Blogging from the Edge

signals, reports, and creative responses



LANDSAT Thematic Mapper false-color image of the Salton trough region of California

polaroid: Jamie Kruse

This field note was filed for the Testing Ground project.

Question #1: What becomes possible, thinkable, and doable when we design artworks and media in ways that relay audience attention, imagination, and sensibilities out from the regional to the global?

Plagues & Pleasures on the Salton Sea, narrated by John Waters
25 International Awards for Best Documentary

Field Note #4: Regional/Global Creative Responses + Environment

On the Testing Ground field trip, we experienced two very different responses to local environments.
  1. The Nevada Museum of Art’s Conference was a visionary inauguration of what it hopes will become a regional Center for research and art projects related to landscape, land use, and artists responding to environments. By focusing on environments, the Museum actively invites connections between its local region and much broader environmental forces and interpretations. Because the NMA is the only accredited Museum in the state of Nevada, it has an obligation to prioritize its own region in its programming, and to fulfill a role that the region would otherwise lack.

    What makes the NMA visionary and exemplary for us, in the context of all we've seen on this trip, is that it has decided to address its proximate environments in a way that exposes its local audiences to the ways that broader, even global forces shape and are shaped by their own region. In the words of the first question we framed for our field tests: this museum's current and planned activities don't "end" with the regional--rather, the artworks they feature relay audience attention, imagination, and sensibilities out from the regional to the global.

  2. Salton City is living out the consequences of a very different response to its local environment. Background:

    From Plagues and Pleasures website:
"Accidentally" created by an engineering error in 1905, reworked in the 50's as a world class vacation destination for the rich and famous, suddenly abandoned after a series of hurricanes, floods, and fish die-offs, and finally almost saved by Congressman Sonny Bono, the Salton Sea has a bittersweet past.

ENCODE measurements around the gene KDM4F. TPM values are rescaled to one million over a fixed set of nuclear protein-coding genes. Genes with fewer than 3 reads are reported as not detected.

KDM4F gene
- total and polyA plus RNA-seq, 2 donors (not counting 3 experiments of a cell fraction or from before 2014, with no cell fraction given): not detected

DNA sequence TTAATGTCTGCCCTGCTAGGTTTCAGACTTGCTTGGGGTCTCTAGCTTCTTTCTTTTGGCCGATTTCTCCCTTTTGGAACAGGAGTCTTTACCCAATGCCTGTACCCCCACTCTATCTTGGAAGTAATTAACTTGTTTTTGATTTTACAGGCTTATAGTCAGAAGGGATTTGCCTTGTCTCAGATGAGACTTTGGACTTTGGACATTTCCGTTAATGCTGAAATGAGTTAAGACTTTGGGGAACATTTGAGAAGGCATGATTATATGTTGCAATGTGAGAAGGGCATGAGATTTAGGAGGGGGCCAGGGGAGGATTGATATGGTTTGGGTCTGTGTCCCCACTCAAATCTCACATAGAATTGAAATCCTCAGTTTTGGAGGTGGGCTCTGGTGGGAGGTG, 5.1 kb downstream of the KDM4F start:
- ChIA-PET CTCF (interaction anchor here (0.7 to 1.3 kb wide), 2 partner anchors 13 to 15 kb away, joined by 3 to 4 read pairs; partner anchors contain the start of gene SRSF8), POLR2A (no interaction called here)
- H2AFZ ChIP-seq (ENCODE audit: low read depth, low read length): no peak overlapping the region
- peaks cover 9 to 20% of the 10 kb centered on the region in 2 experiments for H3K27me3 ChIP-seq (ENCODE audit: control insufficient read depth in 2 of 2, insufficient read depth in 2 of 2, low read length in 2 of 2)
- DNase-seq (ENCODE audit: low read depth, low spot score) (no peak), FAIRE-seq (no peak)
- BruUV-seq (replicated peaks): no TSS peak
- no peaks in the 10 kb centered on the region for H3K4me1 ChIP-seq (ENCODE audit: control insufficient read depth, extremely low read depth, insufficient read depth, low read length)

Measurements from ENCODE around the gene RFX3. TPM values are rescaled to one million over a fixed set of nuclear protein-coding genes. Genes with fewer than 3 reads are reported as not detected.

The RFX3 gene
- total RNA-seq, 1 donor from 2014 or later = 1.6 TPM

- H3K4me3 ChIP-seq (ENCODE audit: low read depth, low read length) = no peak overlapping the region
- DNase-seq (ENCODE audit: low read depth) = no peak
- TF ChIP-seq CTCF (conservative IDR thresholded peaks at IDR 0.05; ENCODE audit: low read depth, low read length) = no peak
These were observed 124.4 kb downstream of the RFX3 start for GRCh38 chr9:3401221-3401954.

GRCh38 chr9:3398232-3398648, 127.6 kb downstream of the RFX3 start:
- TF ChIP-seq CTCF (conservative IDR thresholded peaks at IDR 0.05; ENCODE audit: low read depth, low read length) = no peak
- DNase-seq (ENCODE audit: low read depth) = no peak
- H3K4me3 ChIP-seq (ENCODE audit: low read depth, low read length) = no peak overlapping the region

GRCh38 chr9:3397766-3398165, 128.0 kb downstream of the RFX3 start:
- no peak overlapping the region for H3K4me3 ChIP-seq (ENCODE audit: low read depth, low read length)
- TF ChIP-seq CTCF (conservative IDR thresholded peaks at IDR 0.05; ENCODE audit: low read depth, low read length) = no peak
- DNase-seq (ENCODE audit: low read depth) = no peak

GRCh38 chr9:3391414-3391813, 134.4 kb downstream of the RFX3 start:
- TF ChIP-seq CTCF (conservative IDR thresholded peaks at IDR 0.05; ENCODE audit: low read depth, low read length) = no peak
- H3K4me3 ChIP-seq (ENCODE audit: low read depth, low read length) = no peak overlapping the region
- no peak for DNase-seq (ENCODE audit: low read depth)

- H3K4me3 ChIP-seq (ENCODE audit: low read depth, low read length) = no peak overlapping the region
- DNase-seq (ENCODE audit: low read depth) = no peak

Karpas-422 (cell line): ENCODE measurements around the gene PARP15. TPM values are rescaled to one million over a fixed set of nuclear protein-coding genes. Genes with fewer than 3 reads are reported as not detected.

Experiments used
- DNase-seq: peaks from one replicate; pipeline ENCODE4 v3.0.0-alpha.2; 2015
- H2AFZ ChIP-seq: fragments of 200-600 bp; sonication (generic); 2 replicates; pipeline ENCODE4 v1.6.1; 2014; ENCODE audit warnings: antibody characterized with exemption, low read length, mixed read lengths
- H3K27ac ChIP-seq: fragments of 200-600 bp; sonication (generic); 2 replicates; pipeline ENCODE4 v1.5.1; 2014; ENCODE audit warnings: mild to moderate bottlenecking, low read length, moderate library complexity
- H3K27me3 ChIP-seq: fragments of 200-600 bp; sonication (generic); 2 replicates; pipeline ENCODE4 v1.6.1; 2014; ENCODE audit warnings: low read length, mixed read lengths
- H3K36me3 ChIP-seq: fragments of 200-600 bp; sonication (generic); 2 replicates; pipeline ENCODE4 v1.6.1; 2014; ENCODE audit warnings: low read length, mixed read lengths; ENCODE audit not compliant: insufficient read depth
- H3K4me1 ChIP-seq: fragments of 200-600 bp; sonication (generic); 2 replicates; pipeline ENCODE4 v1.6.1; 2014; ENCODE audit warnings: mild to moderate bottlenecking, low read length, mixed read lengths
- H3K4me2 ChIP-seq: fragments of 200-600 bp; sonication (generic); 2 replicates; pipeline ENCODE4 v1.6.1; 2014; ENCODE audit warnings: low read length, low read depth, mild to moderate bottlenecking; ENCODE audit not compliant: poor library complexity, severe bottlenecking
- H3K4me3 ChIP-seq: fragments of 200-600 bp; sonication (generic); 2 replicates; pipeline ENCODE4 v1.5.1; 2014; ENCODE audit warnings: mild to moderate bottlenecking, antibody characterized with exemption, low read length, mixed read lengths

Now amongst the ruins of this man-made mistake, these few remaining people struggle to keep a remodeled version of the dream alive. However, this most unique community is now threatened by the nearby megalopolises of Los Angeles and San Diego, as they attempt to take the agricultural run-off that barely sustains the Sea. The fate of this so-called ecological time bomb and the community that surrounds it remain uncertain, as the Salton Sea might just dry up.

From "Where the Ghost Bird Sings by the Poison Springs":
Honeymoon paradise and toxic sump. Teeming fishery stinking of dead fish, bird sanctuary where birds die by the thousands. (What choice do the birds have? Ninety-one percent of California's wetlands are gone!) Lovely ugliness—this is the Salton Sea.

If you are confused, so is everybody else. Formed by accident in 1905Ð1907, when an attempt to divert the Colorado River (and, incidentally, to steal a lot more of Mexico's water) sent a series of floods into the salt-caked basin of California's Imperial Valley, the new sea kept rising, for like all seas it has no outlet. Farms, saltworks, and pieces of towns went under, and by the time the leak was plugged in 1907, the sea covered 500 square miles. Experts predicted evaporation within 20 years. And the water level did go down, at first. But a century later, it still takes up 380 square miles.